1523Views155Replies

Author Options:

He who says there's no such thing as global warming. Answered

A friend of mine today firmly told me that there's no global warming and we should all stop trying to struggle improve efficiency (and then as an afterthought added "especially with policies, and liberalness and the such). It was a dumb inconsiderate reply but non the less, I snapped at him. I told him that we should just let ourselves cut down all the trees and pollute our atmosphere so much that marathon running would become a dangerous sport. He looked at me sheepishly and said something to the effect of well you shoulden't worry so much and Al Gore is a nutcase. Typical conservative catholic response. The point of telling you this story was to encourage you to say what you think in the comments section, and to inspire you to create ways to make us (the race of polluters) better. So go on, debate it up!

Discussions

0
None
skunkbait

10 years ago

Global warming- Real Man made- Doubt it (even though I'm sure we're not helping much) I'm pretty sure this is all part of a natural cycle. Does anyone remember "global cooling" back in the late70s early 80s?

0
None
xACIDITYxskunkbait

Reply 9 years ago

I completely agree with you. Nobody who is remotely intelligent denies Global Warming. The debate is over the cause.

0
None
FaqManxACIDITYx

Reply 9 years ago

Ya but remember from the Campaign of 2008 Palin thought that global warming did not exist so some people believe that. But Global warming is being helped by human means and such just saying we all really need to cut down on fossil fuels and such.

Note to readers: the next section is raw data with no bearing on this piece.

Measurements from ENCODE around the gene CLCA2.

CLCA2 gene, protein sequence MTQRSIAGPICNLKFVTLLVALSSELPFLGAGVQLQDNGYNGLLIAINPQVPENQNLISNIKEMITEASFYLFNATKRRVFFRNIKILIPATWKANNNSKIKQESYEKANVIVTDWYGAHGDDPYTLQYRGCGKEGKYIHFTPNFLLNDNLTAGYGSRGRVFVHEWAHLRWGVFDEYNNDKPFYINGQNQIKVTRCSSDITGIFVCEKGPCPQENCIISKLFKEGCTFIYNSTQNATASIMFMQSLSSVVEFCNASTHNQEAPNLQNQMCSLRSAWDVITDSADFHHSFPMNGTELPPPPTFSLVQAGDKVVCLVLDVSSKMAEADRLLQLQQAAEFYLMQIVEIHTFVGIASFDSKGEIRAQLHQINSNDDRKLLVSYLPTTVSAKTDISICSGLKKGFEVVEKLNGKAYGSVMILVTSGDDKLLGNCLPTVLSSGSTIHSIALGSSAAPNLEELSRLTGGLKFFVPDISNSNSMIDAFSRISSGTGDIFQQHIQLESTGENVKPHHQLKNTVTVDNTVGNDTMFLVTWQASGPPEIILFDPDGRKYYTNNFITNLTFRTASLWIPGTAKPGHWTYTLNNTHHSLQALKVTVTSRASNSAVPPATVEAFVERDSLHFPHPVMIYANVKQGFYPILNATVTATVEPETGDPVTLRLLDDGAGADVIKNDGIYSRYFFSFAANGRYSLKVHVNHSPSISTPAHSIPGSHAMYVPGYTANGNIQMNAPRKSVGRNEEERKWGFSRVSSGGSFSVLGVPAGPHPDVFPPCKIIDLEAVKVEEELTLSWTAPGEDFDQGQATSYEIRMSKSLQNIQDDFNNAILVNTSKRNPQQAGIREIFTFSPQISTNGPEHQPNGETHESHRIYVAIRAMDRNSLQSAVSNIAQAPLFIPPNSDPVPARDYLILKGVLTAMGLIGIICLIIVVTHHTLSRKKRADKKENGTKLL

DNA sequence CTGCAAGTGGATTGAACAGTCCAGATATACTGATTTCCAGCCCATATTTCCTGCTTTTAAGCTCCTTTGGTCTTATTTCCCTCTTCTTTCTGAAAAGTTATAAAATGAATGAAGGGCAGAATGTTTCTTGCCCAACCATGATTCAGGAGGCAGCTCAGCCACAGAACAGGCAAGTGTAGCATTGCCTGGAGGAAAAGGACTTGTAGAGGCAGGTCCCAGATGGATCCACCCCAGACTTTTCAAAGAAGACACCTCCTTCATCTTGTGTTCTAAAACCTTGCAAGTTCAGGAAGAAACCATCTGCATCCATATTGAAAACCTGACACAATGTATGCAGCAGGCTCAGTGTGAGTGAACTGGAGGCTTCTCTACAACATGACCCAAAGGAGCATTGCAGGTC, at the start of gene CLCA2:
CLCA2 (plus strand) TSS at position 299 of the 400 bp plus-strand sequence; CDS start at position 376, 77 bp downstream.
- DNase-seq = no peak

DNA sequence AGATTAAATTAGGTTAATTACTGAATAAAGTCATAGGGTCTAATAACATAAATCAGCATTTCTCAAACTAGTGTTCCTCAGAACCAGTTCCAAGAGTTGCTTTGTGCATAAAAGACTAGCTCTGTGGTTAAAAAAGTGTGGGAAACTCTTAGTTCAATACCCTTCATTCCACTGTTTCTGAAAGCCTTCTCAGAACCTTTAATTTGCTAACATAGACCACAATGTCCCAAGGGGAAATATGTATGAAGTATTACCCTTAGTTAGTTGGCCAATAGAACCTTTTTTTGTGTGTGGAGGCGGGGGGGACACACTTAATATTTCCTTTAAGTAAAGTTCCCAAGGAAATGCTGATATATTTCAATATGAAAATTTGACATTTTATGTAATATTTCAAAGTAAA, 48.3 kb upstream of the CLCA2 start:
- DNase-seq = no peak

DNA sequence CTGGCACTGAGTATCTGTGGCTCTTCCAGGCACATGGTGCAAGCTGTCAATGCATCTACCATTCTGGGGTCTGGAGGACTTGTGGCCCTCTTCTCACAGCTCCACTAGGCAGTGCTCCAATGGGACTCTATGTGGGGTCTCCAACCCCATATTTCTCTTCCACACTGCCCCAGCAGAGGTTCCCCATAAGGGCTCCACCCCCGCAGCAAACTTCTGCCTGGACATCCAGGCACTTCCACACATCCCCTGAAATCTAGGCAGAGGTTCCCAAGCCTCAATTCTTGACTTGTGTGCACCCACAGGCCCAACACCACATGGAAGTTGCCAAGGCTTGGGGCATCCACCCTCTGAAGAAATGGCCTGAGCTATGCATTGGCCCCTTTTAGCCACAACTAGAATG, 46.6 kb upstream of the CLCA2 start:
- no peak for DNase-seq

0
None
GoodhartFaqMan

Reply 9 years ago

Ya but remember from the Campaign of 2008 Palin thought that global warming did not exist

Now THERE'S an authority to listen to. She had troubles with answering simple questions in a friendly interview.....I wouldn't trust her as far as I could throw her ;-)

0
None
NachoMahmaGoodhart

Reply 9 years ago

. ROFLMAO To say something like that you must be a Male Chauvinist Pig. ;)
. Ms. Palin sure did a lot to re-inforce the Ditzy Broad sterotype. To get to where she is, she has to be reasonably smart, but she definitely comes across as clueless.
. Her accent didn't help, either.*

*This coming from a guy with a thick Southern Drawl. Howdy, y'all! heehee

0
None
blauschmetterlingNachoMahma

Reply 7 years ago

There are other ways *winkwink* for women to make it ahead in politics (and yes I am a women so don't try and peg chauvinism on me).  And that aside, the unfortunate truth in our society is that a pretty face is going to get a women just as far as a good brain, especially in politics, which is just a form of acting anyway.

0
None
Goodhartblauschmetterling

Reply 7 years ago

Hmmm, that DOES explain Palin for sure. Has anyone heard anything Lately from the Alaska State "Soccer Moms Against Palin" group?

She does some of the most interesting expose`s too: one news program she was "SAVING" one Thanksgiving turkey while one was being ruthlessly butchered in the background behind her IN FULL VIEW OF THE CAMERA.

0
None
GoodhartNachoMahma

Reply 9 years ago

ROFLMAO To say something like that you must be a Male Chauvinist Pig. ;)

Not at all, I know of some very intelligent and together females, she wasn't one of them. From what I saw, she was very consistent in saying one thing and saying the opposite later. She lied a lot. Numerous politicians get where there are by this manner.

She came across as clueless because, in the area she was thrust into, she was. She was coached and when a question came up that was outside her area of proficiency, she choked, badly.

0
None
GoodhartDuctTapeRules!

Reply 9 years ago

THIS